Neither of these applications [to avoiding catastrophic failures or to ELK] is straightforward, and it should not be obvious that heuristic arguments would allow us to achieve either goal.
But practically it means that when I ask myself something like: 'Why would I drop whatever else I'm working on and work on this stuff?' I find it quite hard to answer in a way that's not basically just all deference to some 'vision' that is currently undeclared (or as the paper says "mostly defer[red]" to "future articles").Having said all this I'll reiterate again that there are lots of clear pros to a job like this and I do think that there is important work to be done that is probably not too dissimilar from the kind being talked about in Formalizing the presumption of Independence and in this post.
I think this is a reasonable perception and opinion. We’ve written a little bit about how heuristic estimators might help with ELK (MAD and ELK and finding gliders), but that writing is not particularly clear and doesn’t present a complete picture.
We’ve mostly been focused on finding heuristic estimators, because I am fairly convinced they would be helpful and think that designing them is our key technical risk. But now that we are hiring again I think it’s important for us to explain publicly why they would be valuable, and to generally motivate and situate our work.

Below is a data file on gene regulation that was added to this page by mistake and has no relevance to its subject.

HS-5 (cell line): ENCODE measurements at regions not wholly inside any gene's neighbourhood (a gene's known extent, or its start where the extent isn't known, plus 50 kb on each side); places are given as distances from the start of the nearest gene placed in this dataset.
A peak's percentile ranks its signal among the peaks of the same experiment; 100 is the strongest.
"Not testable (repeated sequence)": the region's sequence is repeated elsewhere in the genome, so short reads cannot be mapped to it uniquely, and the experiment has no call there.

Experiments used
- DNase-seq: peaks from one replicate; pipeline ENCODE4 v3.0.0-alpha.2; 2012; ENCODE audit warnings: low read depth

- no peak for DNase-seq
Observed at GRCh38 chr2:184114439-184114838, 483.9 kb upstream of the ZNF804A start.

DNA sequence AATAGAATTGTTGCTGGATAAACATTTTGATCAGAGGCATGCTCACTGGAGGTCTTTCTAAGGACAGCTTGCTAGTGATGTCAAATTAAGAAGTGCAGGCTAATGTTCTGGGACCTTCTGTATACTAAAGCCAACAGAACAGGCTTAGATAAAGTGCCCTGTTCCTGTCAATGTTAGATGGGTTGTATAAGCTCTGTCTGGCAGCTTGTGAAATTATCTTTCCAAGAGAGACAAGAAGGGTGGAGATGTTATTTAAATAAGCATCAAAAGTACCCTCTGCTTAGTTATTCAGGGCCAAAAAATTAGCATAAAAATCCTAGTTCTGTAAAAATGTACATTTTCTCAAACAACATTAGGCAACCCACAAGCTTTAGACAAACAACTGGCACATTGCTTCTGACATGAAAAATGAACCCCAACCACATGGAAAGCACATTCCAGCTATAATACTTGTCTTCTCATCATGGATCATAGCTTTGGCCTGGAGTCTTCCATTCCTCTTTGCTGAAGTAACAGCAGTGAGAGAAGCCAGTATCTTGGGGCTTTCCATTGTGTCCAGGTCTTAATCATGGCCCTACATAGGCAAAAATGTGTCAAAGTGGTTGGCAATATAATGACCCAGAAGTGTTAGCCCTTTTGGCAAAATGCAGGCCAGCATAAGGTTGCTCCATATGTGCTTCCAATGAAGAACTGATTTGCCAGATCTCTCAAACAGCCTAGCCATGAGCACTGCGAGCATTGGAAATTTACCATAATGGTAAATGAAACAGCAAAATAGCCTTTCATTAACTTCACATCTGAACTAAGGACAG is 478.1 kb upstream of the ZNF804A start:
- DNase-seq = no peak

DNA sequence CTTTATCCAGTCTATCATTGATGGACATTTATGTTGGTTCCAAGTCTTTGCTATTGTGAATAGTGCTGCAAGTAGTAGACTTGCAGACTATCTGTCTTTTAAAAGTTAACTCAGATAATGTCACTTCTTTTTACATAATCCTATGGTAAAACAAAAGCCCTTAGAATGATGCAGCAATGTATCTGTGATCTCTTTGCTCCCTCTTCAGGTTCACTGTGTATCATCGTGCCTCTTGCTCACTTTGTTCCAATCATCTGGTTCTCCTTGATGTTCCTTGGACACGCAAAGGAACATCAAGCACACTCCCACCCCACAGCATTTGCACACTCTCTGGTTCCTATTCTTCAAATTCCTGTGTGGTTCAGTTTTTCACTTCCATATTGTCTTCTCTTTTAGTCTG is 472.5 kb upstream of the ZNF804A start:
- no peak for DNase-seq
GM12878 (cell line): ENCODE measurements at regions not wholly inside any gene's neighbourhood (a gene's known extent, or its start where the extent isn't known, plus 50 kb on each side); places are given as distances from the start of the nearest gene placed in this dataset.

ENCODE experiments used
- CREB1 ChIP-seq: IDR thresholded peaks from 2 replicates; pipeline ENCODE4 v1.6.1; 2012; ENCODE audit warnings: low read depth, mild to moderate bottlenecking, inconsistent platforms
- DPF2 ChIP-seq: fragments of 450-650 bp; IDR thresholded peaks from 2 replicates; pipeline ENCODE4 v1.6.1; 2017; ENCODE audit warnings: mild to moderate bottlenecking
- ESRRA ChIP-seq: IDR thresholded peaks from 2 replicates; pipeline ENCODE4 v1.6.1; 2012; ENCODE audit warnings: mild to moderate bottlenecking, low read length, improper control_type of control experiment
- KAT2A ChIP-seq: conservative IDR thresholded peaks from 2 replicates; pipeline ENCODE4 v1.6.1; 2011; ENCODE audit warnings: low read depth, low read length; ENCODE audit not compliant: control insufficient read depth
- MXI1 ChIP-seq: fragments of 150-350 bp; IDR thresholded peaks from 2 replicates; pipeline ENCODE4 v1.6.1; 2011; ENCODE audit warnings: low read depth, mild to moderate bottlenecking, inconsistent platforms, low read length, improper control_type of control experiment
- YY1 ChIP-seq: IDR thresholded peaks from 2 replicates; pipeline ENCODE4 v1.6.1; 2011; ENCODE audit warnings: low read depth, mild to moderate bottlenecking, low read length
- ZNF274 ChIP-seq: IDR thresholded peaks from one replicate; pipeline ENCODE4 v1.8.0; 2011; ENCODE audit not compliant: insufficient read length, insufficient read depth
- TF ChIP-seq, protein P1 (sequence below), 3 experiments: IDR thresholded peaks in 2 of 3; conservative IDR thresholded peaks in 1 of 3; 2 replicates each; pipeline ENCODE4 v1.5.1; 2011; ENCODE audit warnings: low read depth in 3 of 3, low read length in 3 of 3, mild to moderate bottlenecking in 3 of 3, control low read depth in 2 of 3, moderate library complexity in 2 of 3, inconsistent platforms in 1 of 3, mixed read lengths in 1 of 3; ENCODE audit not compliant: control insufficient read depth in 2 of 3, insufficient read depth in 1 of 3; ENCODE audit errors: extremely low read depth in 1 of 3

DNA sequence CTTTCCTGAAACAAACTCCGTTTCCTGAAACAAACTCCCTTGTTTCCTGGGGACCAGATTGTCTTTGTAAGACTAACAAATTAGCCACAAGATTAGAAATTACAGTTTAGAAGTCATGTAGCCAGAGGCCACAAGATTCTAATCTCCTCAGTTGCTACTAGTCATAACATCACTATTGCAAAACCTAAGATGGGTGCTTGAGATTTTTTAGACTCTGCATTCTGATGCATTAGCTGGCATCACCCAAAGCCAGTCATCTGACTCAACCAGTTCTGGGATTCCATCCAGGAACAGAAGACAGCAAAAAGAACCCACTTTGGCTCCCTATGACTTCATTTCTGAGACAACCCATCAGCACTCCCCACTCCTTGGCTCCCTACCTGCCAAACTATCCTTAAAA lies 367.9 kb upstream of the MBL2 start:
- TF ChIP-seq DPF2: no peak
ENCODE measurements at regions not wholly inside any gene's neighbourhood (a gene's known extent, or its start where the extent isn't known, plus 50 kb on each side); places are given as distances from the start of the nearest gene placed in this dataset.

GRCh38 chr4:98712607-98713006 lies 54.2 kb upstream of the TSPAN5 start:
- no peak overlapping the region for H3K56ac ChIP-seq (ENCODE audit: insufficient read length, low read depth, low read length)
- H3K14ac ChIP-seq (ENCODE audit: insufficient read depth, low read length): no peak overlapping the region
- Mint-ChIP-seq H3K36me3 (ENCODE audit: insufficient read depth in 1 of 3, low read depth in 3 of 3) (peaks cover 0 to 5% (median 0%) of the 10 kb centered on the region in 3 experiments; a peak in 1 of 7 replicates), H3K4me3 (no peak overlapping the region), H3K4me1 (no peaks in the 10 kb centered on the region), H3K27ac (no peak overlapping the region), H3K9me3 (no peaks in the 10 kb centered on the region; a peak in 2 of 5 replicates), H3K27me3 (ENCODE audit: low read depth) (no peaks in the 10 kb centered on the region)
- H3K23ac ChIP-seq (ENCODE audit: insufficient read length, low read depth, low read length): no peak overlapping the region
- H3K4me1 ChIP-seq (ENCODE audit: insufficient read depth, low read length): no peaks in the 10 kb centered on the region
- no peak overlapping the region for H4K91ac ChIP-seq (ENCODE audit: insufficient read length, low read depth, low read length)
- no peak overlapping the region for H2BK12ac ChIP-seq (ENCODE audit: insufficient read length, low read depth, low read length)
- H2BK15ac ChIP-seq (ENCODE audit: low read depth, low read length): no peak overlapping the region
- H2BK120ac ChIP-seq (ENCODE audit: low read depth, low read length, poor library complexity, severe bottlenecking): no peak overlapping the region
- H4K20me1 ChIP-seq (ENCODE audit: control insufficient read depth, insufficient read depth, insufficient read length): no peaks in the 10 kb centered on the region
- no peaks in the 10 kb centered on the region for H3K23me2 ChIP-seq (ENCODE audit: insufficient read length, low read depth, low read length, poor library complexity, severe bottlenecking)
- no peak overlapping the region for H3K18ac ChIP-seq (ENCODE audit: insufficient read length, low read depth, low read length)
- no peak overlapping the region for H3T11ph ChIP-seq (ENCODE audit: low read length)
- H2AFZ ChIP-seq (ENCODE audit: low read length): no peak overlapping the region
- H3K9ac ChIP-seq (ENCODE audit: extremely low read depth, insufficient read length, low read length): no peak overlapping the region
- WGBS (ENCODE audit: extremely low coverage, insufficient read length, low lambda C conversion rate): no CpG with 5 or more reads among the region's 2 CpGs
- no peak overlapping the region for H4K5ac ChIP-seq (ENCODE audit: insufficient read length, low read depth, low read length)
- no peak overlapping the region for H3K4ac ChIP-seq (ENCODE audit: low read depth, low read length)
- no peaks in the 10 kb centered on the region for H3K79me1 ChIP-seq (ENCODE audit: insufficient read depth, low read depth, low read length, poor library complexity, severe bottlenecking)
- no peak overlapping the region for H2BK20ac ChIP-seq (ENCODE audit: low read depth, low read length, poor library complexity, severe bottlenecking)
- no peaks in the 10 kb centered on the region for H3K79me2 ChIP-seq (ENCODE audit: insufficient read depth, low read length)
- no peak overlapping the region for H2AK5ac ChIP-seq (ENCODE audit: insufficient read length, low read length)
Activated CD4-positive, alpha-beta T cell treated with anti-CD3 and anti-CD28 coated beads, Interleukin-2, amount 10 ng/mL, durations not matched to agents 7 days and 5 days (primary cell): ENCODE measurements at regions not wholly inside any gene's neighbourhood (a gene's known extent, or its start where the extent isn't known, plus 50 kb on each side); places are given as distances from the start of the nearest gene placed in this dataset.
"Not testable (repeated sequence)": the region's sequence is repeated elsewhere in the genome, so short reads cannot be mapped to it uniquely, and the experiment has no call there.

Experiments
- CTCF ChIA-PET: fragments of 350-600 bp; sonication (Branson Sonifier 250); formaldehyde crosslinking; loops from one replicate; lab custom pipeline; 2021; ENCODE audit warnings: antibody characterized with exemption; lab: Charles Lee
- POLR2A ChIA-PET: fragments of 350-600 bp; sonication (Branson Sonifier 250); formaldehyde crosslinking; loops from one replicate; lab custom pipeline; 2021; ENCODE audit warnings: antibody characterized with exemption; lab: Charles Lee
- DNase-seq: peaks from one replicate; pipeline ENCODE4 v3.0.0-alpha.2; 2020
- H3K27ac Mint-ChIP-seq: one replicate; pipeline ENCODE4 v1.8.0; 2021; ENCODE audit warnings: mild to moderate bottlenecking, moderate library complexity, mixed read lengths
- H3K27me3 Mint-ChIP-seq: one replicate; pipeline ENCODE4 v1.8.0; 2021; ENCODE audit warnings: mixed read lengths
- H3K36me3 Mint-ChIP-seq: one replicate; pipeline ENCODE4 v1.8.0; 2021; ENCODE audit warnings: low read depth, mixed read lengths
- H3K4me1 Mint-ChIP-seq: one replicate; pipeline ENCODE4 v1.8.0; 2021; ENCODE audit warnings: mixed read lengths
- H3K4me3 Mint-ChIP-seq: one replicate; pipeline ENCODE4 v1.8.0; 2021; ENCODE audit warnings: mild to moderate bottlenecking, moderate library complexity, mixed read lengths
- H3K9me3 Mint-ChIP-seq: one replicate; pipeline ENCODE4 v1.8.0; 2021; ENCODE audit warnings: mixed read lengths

I hope to write up a reasonable pitch sometime over the next few weeks.
In the original document we also mention a non-ELK application, namely using a heuristic estimator for adversarial training, which is significantly more straightforward. I think this is helpful for validating the intuitive story that heuristic estimators would overcome limitations of black box training, and in some sense I think that ELK and together are the two halves of the alignment problem and so solving both is very exciting. That said, I've considered this in less detail than the ELK application. I'll try to give a bit more detail on this in the child comment.